The "we" refers to himself and director Lasse Hallström (My Life as a Dog). "My first meeting with Lasse was sublime," he remembers, "especially after Michael Winterbottom," the previous director, whose view of the story clashed with his. Before that, the late Phillip Borsos and Wayne Wang had been attached to the project. In each case, versions of the script multiplied, to no one's satisfaction. All the while, Irving was learning a good deal about making films and the problems of adaptation. "I kept hearing different ideas," he says, "but I don't think I benefited from the different voices. The passage of time itself was the best teacher."

That Irving has seriously taken to screenwriting is evident from a little book that will appear in tandem with the release of The Cider House Rules. Though less than two hundred pages, My Movie Business: A Memoir (Random House) will strike some as more than they really want to know about one writer's struggle with the film medium. Hard‑core Irving devotees, however, will be enthralled. He charmingly describes his encounters with George Roy Hill and Tony Richardson, who directed The World According to Garp and The Hotel New Hampshire, respectively, but he claims to have felt "detached" from those films. "I was really just a spectator," he tells me. "I was happy to stand at the sidelines." He was even more detached from Mark Steven Johnson's Simon Birch, the recent adaptation of A Prayer for Owen Meany. In that novel, which centers on a Christ‑like dwarf who accidentally kills his best friend's mother, Irving boldly explored religious themes in a way rarely seen in contemporary fiction. The screen version was simply awful. "The film was only remotely connected to my story, so I asked that my title and the names of my characters not be used," Irving says. "In the credits, they said the film was 'suggested by' Owen Meany. I actually liked the film, but Johnson only took my novel for a starting point. He went his own way. That was fine."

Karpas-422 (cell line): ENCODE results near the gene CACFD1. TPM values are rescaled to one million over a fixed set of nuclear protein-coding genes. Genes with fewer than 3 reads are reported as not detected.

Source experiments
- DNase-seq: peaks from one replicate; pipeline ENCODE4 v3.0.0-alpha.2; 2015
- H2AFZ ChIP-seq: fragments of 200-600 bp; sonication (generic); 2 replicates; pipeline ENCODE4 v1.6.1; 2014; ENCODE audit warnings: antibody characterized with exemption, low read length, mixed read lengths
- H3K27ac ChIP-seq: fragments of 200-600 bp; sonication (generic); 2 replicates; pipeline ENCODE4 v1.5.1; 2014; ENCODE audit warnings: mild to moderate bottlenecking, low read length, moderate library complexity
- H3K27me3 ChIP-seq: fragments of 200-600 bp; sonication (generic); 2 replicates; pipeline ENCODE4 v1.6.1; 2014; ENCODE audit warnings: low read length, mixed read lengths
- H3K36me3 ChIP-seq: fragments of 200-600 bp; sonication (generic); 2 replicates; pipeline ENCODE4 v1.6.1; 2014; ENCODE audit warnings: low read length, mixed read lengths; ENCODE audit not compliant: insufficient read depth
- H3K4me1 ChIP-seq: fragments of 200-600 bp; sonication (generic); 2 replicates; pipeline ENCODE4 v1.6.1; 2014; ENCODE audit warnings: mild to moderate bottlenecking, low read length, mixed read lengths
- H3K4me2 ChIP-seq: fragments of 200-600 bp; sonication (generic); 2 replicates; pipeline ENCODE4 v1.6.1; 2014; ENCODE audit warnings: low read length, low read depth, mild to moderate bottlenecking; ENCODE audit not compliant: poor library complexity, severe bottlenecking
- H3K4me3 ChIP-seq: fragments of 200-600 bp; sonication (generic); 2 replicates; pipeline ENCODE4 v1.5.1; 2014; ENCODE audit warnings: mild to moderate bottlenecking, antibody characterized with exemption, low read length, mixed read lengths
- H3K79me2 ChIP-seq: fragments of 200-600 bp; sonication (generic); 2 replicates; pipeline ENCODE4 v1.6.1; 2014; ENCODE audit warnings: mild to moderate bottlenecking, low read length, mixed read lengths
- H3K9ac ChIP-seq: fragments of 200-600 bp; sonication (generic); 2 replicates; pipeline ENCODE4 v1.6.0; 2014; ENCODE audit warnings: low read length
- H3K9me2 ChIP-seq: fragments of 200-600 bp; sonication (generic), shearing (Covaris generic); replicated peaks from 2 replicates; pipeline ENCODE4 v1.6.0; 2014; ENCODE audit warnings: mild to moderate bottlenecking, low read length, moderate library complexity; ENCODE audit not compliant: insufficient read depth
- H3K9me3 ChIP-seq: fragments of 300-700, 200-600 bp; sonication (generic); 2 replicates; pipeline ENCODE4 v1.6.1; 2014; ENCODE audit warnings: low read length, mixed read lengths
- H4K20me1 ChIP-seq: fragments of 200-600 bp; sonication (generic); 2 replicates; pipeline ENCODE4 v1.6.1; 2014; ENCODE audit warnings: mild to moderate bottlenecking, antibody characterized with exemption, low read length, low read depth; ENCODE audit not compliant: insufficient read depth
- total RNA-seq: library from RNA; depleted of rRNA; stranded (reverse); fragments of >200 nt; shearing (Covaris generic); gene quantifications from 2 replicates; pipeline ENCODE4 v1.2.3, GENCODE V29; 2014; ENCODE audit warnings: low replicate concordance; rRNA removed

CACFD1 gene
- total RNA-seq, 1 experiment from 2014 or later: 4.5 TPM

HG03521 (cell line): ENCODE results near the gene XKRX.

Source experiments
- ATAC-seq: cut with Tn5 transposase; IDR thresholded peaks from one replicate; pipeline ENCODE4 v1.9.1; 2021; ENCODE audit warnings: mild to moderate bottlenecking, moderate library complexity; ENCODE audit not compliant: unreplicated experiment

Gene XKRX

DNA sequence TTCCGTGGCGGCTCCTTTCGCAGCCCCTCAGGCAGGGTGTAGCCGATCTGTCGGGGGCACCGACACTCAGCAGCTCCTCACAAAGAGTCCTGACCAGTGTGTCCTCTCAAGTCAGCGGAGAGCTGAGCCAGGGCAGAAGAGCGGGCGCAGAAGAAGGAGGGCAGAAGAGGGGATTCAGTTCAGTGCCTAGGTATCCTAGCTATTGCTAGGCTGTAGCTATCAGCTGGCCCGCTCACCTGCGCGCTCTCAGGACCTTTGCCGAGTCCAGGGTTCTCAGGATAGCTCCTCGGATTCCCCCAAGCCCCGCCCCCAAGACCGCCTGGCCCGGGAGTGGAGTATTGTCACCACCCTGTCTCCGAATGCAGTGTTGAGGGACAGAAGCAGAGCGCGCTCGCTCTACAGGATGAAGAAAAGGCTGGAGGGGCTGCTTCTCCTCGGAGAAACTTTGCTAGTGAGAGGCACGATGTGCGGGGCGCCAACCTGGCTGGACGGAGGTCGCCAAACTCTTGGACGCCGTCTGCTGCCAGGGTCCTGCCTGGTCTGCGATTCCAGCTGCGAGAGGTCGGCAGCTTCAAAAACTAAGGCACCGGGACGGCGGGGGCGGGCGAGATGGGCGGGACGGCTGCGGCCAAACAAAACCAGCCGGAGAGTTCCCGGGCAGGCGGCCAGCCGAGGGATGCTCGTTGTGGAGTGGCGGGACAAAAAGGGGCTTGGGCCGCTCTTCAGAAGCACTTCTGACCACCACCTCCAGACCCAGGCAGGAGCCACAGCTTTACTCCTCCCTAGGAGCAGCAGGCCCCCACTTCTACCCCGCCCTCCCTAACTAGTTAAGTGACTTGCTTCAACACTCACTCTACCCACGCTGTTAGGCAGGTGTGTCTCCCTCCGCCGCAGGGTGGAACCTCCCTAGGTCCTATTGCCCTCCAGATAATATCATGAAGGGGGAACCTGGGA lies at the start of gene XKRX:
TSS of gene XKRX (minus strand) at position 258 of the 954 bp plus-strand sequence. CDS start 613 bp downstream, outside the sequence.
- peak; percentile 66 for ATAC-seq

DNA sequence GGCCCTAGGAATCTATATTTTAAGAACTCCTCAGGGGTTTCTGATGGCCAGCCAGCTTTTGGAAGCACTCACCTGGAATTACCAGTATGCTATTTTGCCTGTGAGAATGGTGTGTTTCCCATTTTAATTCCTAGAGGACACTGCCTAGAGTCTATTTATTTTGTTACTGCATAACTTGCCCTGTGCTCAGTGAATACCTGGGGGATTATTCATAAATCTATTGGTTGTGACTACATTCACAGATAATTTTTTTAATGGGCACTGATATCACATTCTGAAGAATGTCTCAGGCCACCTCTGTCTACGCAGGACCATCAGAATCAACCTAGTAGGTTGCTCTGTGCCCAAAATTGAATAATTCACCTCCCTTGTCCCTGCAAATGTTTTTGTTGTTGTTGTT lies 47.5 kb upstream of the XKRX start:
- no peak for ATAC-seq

It's hard to believe Irving when he claims this "was fine," but that's another matter. The Cider House Rules is certainly his work, all the way. "And it's good," he says, unabashedly proud of what he and Hallström have accomplished. The vast panorama of the novel has been severely compressed, but the adaptation works. It tells the story of an orphan, Homer Wells (played by Tobey Maguire), who comes under the tutelage of Dr. Wilbur Larch (Michael Caine), the head of the St. Cloud's orphanage in Maine. Despite the illegality, Dr. Larch readily performs abortions. He hopes that Homer will follow in his footsteps, but initially, the young man is reluctant. "It's not that he's against abortion," Irving says, "it's that he just doesn't want to do them himself."

But it's more complicated than that. Homer is naive and judgmental. He thinks that people should be able to control themselves, sexually and otherwise. He says as much to Dr. Larch over the grave of a young girl who has died from a back‑alley abortion. When Homer makes love to Candy , Kendall (Charlize Theron), who seduces him while her boyfriend is away at war, he begins to understand the complicated nature of human sexuality, and his sense of morality deepens. He is tested further when a friend who has become pregnant by her father decides to seek an abortion, a procedure Homer knows how to perform safely. "He's like the retired gunslinger in the old cowboy movies who must come out of retirement to save the day, not because he wants to but because he can," Irving explains. "It's an old plot twist, but it works."

Like Dickens, who figures in both the novel and the film as a guiding spirit, Irving is unafraid to stake out a specific ideological position on a controversial subject. "I didn't set out to write a story about abortion," he says, "but if the story contributes anything to what I consider the correct position on this issue, so be it." It's that sort of attitude that in 1988 won Irving the Good Guy award from the National Women's Political Caucus. (Not incidentally, Irving is himself the grandson of a famous obstetrician, Dr. Frederick C. Irving, who taught at the Harvard Medical School.)